Wild Guitar (1962)

At times the marriage between the Arch Halls and Ray Dennis Steckler seems to have been a bit rocky. This movie may rank as Ray’s most `coherent,’ (or least experimental) because of the heavy hand of Arch Sr. as producer, or because of Steckler’s insecurity, or Arch Jr.’s need for more guidance, or some combination of all three. Arch Jr.’s frustration shows through in certain scenes, such as the one in which he plays opposite the criminal `lemon grove kids’ and seems to be asking `what, am I supposed to direct this thing myself?’ It’s too bad, because everyone here does some of their best work, but never in unison with what anyone else is doing.

Arch Jr. never wanted to be in show biz – that was his dad’s idea. It turned out that, while he didn’t sing or write music especially well, he actually did have a talent for acting (as proven in `the Sadist’), but the roles his dad lined up for him were a poor school for a young actor. `Wild Guitar’ may have been one of his best opportunities – he plays a young kid who winds up manipulated into being a star by a devious producer played by: his dad! One of the reasons this movie manages to ring true in spite of its campiness and naivete (and typical Steckler ad-libbing) is because Arch Jr. as Bud is truly playing himself. The fact that the world in which he moves is bizarre and unreal just makes the real part of the story – Arch himself – seem that much more compelling.

Ray Dennis Steckler, who later went on to direct such classics of surrealism as `Rat Fink a Boo Boo’ and `The Incredibly Strange Creatures Who Died and Became Mixed-Up Zombies’ was obviously kept on a leash for this film, but not so much that he didn’t manage to sap it of the kind of drive-in sensibility that characterized `Eegah’ and `The Choppers.’ He plays a typically Steckleresque character in `Steak:’ a psychopathic thug employed by the villainous producer who only eats Steak. Steckler sneers so much in this film his face must’ve hurt at the end of each shooting day. I’m still not sure whether Harvey Keitel’s character in `Mean Streets’ was consciously imitating him with the `match trick’ or not, but Steckler did it first. Other Steckler influences include the above-mentioned criminals, whose grasp of English and crime are equally weak, the extended Carolyn Brandt dance-sequence and the leggy `Daisy,’ brought in by Steak to help Bud forget his girl troubles.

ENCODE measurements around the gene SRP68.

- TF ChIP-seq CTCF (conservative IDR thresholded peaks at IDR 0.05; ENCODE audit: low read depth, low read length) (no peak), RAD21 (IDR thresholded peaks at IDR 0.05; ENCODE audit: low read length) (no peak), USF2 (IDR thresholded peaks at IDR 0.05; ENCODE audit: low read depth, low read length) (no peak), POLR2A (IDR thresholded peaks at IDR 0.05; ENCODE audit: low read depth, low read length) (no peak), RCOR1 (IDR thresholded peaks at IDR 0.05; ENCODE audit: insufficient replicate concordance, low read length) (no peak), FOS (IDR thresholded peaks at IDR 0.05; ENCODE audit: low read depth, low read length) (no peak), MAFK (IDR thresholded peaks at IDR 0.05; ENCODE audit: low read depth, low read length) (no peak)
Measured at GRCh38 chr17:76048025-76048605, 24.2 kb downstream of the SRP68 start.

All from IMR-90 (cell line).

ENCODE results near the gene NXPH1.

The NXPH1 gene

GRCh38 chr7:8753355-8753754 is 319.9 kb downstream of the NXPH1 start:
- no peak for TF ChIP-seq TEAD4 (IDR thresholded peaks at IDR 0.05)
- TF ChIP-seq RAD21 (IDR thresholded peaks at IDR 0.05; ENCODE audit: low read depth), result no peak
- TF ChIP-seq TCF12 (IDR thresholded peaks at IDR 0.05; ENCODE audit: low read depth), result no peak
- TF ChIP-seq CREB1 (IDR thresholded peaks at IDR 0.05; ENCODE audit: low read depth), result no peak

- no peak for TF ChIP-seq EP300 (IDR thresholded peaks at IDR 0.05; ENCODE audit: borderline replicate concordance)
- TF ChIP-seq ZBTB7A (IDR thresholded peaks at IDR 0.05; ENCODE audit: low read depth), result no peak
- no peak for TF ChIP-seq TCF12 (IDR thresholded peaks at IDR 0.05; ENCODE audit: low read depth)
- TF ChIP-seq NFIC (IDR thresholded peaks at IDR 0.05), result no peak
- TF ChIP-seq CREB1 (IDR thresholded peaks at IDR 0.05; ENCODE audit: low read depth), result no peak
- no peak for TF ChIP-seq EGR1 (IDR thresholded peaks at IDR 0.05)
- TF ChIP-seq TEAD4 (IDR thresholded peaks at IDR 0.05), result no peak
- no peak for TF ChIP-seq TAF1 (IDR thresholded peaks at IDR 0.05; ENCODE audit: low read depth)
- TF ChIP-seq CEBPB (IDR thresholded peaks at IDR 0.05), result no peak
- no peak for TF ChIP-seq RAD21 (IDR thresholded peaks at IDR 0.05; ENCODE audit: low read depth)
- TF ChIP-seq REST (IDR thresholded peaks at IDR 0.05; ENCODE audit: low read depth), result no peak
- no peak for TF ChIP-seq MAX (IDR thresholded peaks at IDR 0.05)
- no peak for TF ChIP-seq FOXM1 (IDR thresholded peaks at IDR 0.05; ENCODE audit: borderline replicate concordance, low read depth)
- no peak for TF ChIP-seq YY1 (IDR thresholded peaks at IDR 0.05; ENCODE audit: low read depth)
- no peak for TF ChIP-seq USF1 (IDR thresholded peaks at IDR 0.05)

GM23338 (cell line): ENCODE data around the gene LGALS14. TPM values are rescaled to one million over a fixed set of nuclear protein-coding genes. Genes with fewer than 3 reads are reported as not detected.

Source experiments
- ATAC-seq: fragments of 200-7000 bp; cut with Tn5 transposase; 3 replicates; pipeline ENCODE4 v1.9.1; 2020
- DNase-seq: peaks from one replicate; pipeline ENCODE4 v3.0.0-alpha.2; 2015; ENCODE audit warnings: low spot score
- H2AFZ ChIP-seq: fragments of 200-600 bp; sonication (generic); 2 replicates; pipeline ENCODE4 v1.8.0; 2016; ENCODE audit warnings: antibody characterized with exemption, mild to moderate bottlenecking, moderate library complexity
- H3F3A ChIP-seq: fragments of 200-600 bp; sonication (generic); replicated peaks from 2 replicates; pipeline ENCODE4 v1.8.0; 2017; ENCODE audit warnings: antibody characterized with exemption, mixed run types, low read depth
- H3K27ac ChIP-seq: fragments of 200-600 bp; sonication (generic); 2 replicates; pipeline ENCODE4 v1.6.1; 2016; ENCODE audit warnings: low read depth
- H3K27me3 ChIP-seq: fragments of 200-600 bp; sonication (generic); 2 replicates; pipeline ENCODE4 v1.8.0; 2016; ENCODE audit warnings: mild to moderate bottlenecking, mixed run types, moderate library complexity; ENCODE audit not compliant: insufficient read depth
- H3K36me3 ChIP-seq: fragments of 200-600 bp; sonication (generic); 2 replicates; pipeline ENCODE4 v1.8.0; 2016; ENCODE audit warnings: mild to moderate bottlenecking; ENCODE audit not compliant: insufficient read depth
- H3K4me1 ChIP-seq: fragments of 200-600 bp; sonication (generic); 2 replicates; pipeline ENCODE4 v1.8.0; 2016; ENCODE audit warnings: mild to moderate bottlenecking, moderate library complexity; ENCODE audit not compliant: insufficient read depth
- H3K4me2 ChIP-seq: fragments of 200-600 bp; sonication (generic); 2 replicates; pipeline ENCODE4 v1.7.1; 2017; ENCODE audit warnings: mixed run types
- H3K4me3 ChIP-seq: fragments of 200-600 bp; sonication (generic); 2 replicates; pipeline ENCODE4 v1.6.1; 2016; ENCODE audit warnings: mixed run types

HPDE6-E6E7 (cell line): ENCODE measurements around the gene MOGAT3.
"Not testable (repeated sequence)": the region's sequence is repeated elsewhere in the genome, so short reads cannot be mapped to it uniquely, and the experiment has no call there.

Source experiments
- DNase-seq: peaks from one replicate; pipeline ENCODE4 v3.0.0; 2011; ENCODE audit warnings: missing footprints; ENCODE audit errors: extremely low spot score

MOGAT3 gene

Less easy to place is the responsibility for the quite convincingly sweet (and noticeably cross-eyed) love-interest, Vickie Wills, portrayed by the obscure Nancy Czar. Nancy must have been an Olympic skater, because the main `love scene’ of the movie is an extended skating sequence, with Arch Jr. hobbling helplessly along as Nancy literally skates circles around him. Nancy never worked for Steckler again, but was in the painful `What’s Up Front’ with Arch Sr., so may have been a friend of the Halls. I think the young couple manages more chemistry than we see in any other Arch Hall film, with the possible exception of the demented `Sadist’ and his gal.

`Wild Guitar’ is a must-see for fans of classic low-budget `naïve cinema.’ While it never plumbs the incoherent depths of Steckler’s later work, nor soars to the heights of the best films of the period, it manages to hold interest, to entertain, and at times to surprise with its fresh and honest approach to filmmaking. It manages to flip back and forth from startlingly `bad’ to rather `good’ and doesn’t make the mistake of laughing at its audience when it should be laughing at itself. On the whole, a very enjoyable film – for the right people.